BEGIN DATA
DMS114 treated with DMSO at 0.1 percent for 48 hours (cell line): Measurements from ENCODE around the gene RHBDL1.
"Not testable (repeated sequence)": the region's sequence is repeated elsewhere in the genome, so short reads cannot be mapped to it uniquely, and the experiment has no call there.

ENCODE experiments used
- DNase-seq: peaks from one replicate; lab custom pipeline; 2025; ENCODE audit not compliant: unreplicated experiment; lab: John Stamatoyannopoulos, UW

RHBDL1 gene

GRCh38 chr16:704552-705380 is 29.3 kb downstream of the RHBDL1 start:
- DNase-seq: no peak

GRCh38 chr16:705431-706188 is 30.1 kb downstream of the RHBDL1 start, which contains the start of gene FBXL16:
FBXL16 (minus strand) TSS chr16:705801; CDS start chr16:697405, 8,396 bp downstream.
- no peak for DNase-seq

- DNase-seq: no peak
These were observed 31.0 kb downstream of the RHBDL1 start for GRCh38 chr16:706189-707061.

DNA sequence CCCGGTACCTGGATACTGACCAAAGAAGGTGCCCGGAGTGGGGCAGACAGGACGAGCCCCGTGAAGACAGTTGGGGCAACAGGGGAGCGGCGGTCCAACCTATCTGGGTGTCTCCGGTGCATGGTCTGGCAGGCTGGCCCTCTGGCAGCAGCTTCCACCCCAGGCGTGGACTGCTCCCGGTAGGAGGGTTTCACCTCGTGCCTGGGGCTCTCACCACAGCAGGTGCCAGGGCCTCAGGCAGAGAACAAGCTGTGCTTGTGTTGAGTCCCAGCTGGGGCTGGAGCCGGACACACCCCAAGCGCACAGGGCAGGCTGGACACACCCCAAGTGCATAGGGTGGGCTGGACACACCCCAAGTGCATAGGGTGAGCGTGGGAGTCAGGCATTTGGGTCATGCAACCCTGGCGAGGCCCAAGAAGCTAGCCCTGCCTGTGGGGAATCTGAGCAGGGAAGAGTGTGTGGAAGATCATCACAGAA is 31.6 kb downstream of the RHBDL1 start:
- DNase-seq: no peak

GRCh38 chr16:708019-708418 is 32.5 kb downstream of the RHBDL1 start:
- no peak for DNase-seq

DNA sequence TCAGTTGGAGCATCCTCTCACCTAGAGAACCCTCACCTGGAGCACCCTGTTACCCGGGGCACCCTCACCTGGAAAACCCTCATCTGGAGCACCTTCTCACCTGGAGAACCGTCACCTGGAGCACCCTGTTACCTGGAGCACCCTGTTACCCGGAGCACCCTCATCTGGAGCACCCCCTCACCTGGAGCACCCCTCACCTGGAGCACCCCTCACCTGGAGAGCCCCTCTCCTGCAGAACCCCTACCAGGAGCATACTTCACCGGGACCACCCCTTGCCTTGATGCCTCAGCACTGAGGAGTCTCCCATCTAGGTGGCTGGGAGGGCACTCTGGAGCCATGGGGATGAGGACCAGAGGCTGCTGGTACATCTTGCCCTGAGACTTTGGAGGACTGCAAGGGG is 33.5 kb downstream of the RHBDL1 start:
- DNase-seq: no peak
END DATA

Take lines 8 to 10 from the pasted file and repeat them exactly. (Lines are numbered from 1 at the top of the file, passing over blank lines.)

GRCh38 chr16:705431-706188 is 30.1 kb downstream of the RHBDL1 start, which contains the start of gene FBXL16:
FBXL16 (minus strand) TSS chr16:705801; CDS start chr16:697405, 8,396 bp downstream.
- no peak for DNase-seq